Betsy DeVos confirmed as education secretary; Sen. Murray calls pick unqualified

Betsy DeVos confirmed as education secretary; Sen. Murray calls pick unqualified

Left, Murray file photo; Right, DeVos, AP Photo/Carolyn Kaster, file photo

The Senate confirmed President Donald Trump's nominee for education secretary by the narrowest possible margin, with Vice President Mike Pence breaking a 50-50 tie after a last-ditch effort by Democrats to sink the nomination.

Watch part of the hearing from the closing speeches below. 

BREAKING: Senate confirms President Trump’s pick Betsy DeVos as education secretary after VP Mike Pence breaks 50-50 tie. Sen. Patty Murray said DeVos is unqualified. Democrats held the floor all night in opposition of Devos. >>

Posted by KIRO 7 News on Tuesday, February 7, 2017
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Betsy DeVos, a wealthy Republican donor and longtime school choice advocate, has emerged as one of Trump's most controversial Cabinet picks. Labor unions have bitterly contested DeVos' nomination, fearing that she will destroy public education by promoting charter schools and publicly funded voucher programs for private schools. Civil rights activists also fear she will do little to advocate for LGBT students and children with special needs.

Trump stood behind his nominee, accusing Democrats of fighting progress and change.

"Senate Dems protest to keep the failed status quo," Trump tweeted Tuesday before the vote. "Betsy DeVos is a reformer, and she is going to be a great Education Sec. for our kids!"

Two GOP senators, Susan Collins of Maine and Lisa Murkowski of Alaska, have announced plans to oppose DeVos in a Senate split 52-48 between Republicans and Democrats.  That will leave her with a tie vote if all other Republicans support her and all Democrats oppose her as expected, and will require Pence to put her over the top. A vice president breaking a tie on a Cabinet nomination would be a first in the history of the Senate, according to the Senate historian's office.

After an all-night speaking marathon by Democrats, Sen. Patty Murray of Washington state, the top Democrat on the Health, Education, Labor and Pensions Committee urged her Republican colleagues to vote against DeVos, calling her unqualified and saying that she will be a poor advocate for low income families and students with disabilities.

"We are just within one vote of sending this nomination back and asking the president to send us a nominee that can be supported by members on both sides of the aisle, that can set a vision that can fight for public schools, that can be that champion," Murray said.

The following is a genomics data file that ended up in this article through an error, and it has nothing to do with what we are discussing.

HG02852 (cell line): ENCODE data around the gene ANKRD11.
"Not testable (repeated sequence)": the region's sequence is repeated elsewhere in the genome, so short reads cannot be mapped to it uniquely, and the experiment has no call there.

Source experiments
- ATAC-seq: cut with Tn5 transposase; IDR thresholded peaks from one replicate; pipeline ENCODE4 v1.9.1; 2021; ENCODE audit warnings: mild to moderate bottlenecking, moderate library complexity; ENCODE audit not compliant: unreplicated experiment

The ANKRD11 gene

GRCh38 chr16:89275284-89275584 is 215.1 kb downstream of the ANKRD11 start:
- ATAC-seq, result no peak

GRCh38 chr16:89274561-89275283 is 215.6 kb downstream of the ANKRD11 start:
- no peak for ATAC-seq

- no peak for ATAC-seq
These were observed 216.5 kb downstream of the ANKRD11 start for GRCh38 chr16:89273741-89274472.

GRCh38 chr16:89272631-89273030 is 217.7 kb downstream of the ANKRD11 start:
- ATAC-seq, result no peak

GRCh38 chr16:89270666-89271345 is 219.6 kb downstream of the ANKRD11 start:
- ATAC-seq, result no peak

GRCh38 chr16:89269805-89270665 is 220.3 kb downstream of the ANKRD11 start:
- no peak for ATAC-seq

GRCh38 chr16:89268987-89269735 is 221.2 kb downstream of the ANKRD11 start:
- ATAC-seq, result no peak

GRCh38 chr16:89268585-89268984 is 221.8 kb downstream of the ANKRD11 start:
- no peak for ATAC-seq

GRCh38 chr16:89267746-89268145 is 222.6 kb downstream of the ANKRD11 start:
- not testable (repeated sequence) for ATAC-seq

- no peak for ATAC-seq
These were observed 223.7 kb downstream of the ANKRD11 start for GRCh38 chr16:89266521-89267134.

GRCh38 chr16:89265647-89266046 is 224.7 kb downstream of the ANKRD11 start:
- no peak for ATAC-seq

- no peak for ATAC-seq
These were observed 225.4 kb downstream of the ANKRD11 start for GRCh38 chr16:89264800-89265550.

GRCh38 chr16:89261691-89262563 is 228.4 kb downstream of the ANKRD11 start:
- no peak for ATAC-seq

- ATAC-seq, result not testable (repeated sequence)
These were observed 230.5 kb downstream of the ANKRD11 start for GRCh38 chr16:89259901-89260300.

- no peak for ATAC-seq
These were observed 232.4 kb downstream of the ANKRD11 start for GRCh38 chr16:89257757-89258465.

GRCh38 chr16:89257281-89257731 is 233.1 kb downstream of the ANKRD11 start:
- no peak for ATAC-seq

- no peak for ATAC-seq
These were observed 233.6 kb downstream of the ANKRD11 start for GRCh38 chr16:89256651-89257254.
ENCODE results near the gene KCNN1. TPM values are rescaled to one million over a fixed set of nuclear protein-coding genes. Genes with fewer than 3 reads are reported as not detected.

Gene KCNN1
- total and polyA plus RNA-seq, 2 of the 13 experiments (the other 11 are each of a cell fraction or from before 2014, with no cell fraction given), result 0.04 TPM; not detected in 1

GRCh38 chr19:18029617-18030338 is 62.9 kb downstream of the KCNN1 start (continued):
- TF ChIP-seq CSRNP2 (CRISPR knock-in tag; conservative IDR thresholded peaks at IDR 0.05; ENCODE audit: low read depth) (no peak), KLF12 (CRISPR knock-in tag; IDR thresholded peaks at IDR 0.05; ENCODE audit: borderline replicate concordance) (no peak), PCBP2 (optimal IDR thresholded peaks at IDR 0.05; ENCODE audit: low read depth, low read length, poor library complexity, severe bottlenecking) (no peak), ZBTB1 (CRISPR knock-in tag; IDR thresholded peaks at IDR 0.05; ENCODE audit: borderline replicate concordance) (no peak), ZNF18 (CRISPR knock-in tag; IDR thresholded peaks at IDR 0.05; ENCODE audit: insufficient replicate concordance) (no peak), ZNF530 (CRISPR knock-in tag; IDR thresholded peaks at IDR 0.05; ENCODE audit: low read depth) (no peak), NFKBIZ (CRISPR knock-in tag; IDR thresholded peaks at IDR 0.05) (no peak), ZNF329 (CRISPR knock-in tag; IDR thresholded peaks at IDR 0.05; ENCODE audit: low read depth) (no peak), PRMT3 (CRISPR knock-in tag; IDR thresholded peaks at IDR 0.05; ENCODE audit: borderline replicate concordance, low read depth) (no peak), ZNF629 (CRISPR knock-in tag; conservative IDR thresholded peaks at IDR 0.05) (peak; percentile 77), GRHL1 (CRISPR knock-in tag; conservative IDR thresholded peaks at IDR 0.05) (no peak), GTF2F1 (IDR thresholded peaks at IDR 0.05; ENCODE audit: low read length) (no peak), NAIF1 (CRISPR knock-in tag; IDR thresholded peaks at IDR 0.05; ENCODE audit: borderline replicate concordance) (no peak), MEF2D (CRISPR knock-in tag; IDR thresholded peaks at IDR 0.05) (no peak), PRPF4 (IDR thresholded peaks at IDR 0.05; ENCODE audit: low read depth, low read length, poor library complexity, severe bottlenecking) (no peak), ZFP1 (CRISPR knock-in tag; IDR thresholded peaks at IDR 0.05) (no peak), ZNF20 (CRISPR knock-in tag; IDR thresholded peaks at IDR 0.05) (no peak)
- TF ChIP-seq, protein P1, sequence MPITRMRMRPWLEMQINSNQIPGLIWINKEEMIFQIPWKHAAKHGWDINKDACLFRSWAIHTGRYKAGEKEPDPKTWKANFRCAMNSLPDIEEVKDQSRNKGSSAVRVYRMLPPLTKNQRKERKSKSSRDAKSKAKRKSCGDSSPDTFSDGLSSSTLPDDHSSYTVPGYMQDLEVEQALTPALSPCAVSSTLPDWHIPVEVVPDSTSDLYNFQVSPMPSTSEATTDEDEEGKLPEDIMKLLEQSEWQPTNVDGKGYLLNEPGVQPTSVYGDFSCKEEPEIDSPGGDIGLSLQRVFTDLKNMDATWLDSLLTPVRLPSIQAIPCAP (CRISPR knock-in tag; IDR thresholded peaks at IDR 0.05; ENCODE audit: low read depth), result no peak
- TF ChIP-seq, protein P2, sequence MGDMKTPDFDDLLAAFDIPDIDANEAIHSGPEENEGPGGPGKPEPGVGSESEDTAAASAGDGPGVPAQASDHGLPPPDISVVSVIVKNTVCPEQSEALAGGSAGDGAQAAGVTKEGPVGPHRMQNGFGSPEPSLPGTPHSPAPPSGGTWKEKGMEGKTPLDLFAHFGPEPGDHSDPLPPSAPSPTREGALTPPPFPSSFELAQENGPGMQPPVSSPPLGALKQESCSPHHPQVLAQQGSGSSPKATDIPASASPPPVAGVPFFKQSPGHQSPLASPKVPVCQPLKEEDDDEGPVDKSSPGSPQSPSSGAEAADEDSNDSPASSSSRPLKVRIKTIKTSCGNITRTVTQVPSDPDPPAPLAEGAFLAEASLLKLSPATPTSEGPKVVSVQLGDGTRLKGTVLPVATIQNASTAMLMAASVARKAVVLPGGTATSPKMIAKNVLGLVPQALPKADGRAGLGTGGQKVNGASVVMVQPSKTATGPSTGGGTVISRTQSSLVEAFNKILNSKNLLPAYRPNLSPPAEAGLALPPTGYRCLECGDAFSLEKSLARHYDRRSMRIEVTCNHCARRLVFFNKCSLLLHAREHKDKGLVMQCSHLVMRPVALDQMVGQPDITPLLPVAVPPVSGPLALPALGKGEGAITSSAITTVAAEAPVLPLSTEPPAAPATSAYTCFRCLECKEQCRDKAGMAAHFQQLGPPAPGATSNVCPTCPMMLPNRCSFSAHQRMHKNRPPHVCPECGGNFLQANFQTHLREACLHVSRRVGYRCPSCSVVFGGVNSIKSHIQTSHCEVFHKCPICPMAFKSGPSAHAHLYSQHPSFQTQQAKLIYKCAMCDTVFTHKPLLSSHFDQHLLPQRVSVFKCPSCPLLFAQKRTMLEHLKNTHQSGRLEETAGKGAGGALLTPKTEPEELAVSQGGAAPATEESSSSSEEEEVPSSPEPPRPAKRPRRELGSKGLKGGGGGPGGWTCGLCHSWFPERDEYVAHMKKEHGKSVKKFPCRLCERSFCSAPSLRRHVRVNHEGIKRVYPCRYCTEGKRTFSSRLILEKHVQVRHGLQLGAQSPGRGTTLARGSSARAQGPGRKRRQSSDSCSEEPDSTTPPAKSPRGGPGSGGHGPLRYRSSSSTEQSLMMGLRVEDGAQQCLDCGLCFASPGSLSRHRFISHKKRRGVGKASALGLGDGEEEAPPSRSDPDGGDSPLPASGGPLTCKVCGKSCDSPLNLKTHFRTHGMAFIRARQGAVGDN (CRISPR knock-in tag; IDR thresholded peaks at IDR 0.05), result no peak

In a statement, Sen. Murray vowed to not give up the fight.

"We may not have won this fight today, but people across the country have stood up and made their voices heard on the importance of strong public education in America, and we are not going to stand down," she said in part. "I plan to keep up the fight by their side to hold Betsy DeVos accountable and push her to do the right thing for parents and students."

Senate Majority Leader Mitch McConnell said DeVos will seek to empower states, not federal bureaucrats, to make important education decisions.

"I know that she is committed to improving our education system so that every child — every child — has a brighter future," McConnell said ahead of the vote.

Emotions ran high ahead of the vote as constituents jammed senators' phone lines with calls and protesters gathered outside the Capitol, including one person in a grizzly bear costume to ridicule DeVos' comment during her confirmation hearing that some schools might want guns to protect against grizzlies. Her opponents also charge that DeVos has no experience to run public schools, having never attended one or sent her children to a public school.

"I am not just voting no, I am voting no way," Democratic Senator Chris Coons Delaware said on the Senate floor.

But Republicans accused Democrats of slow-walking DeVos and other qualified nominees to placate liberal base voters who still haven't come to terms with Trump's election.

Republicans complain that previous presidents have been able to put their Cabinets in place more quickly.

Democrats say it's Trump's fault because many of his nominees have complicated financial arrangements and ethical entanglements they claim they have not had enough time to dissect. Thus far, six Cabinet and high-level officials have been confirmed, including the secretaries of state, defense, homeland security and transportation.